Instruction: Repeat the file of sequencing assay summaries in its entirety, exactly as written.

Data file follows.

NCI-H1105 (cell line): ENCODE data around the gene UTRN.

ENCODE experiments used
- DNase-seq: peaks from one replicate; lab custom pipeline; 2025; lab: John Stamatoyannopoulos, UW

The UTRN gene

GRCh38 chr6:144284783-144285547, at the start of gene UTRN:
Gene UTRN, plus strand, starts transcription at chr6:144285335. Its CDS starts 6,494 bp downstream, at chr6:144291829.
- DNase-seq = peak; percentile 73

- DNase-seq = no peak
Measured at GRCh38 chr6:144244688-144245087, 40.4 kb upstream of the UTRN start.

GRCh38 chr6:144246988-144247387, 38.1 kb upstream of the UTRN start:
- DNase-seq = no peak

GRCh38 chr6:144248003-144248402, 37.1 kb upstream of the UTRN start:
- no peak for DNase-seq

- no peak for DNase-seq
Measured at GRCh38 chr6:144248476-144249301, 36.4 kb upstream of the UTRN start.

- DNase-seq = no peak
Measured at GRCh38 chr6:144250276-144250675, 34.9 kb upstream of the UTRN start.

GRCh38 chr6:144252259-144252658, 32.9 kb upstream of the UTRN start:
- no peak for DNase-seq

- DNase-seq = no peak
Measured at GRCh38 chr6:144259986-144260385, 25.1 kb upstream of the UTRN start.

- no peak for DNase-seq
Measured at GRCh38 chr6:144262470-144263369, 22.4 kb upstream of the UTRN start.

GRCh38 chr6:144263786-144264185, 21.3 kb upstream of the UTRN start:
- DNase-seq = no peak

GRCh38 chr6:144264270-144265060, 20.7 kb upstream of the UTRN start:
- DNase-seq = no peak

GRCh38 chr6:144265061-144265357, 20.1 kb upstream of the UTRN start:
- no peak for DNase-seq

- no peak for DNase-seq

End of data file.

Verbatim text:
NCI-H1105 (cell line): ENCODE data around the gene UTRN.

ENCODE experiments used
- DNase-seq: peaks from one replicate; lab custom pipeline; 2025; lab: John Stamatoyannopoulos, UW

The UTRN gene

GRCh38 chr6:144284783-144285547, at the start of gene UTRN:
Gene UTRN, plus strand, starts transcription at chr6:144285335. Its CDS starts 6,494 bp downstream, at chr6:144291829.
- DNase-seq = peak; percentile 73

- DNase-seq = no peak
Measured at GRCh38 chr6:144244688-144245087, 40.4 kb upstream of the UTRN start.

GRCh38 chr6:144246988-144247387, 38.1 kb upstream of the UTRN start:
- DNase-seq = no peak

GRCh38 chr6:144248003-144248402, 37.1 kb upstream of the UTRN start:
- no peak for DNase-seq

- no peak for DNase-seq
Measured at GRCh38 chr6:144248476-144249301, 36.4 kb upstream of the UTRN start.

- DNase-seq = no peak
Measured at GRCh38 chr6:144250276-144250675, 34.9 kb upstream of the UTRN start.

GRCh38 chr6:144252259-144252658, 32.9 kb upstream of the UTRN start:
- no peak for DNase-seq

- DNase-seq = no peak
Measured at GRCh38 chr6:144259986-144260385, 25.1 kb upstream of the UTRN start.

- no peak for DNase-seq
Measured at GRCh38 chr6:144262470-144263369, 22.4 kb upstream of the UTRN start.

GRCh38 chr6:144263786-144264185, 21.3 kb upstream of the UTRN start:
- DNase-seq = no peak

GRCh38 chr6:144264270-144265060, 20.7 kb upstream of the UTRN start:
- DNase-seq = no peak

GRCh38 chr6:144265061-144265357, 20.1 kb upstream of the UTRN start:
- no peak for DNase-seq

- no peak for DNase-seq